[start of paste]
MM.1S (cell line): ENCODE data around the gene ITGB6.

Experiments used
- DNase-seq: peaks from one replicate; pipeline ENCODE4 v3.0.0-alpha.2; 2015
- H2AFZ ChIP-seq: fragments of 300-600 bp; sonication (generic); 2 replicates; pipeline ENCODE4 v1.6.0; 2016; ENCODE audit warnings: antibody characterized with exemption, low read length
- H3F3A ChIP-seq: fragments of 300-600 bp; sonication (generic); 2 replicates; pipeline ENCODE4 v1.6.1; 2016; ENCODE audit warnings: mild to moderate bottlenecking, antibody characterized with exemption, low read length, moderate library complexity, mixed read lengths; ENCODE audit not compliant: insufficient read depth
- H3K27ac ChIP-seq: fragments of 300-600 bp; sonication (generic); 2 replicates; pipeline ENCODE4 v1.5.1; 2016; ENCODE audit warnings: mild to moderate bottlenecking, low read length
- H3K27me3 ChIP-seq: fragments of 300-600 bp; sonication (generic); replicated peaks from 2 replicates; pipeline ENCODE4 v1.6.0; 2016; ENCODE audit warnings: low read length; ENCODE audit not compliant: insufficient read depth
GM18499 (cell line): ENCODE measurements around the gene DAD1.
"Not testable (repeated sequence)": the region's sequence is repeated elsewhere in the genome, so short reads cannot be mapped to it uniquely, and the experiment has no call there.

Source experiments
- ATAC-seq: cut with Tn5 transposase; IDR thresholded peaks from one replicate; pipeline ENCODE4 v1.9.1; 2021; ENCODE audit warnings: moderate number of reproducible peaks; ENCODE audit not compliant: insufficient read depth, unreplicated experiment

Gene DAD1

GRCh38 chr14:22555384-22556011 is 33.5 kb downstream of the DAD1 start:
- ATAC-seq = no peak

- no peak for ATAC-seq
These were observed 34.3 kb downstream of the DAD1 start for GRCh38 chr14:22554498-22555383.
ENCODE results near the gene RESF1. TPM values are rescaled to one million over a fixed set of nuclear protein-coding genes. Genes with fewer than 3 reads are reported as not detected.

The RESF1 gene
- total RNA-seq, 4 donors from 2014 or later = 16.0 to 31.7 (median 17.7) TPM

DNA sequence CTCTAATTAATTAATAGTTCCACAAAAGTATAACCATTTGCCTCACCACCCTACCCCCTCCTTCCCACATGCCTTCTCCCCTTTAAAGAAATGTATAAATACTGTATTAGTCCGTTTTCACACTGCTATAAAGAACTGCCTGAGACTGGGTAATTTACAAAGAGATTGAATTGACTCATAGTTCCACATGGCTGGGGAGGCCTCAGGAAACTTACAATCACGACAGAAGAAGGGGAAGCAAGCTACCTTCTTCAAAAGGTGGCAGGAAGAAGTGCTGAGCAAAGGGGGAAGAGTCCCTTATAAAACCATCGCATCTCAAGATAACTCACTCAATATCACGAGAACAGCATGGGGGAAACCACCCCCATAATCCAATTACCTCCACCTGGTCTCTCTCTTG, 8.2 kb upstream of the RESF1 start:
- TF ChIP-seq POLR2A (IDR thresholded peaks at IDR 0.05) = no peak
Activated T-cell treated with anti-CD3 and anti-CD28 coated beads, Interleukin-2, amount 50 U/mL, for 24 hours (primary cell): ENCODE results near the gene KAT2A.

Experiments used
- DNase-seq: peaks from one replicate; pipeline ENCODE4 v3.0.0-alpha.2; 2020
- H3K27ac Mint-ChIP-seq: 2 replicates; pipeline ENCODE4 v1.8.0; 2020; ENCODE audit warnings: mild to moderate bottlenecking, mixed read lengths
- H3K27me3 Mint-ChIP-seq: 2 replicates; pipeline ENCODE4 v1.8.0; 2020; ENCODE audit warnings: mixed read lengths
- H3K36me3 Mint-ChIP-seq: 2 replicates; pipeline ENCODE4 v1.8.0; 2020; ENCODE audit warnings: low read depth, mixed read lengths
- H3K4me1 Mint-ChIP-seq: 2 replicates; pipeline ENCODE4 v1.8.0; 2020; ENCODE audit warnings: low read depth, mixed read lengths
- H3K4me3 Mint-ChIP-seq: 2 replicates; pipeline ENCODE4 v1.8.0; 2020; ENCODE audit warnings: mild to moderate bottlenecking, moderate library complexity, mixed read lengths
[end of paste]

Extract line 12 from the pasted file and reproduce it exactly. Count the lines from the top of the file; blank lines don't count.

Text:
Gene DAD1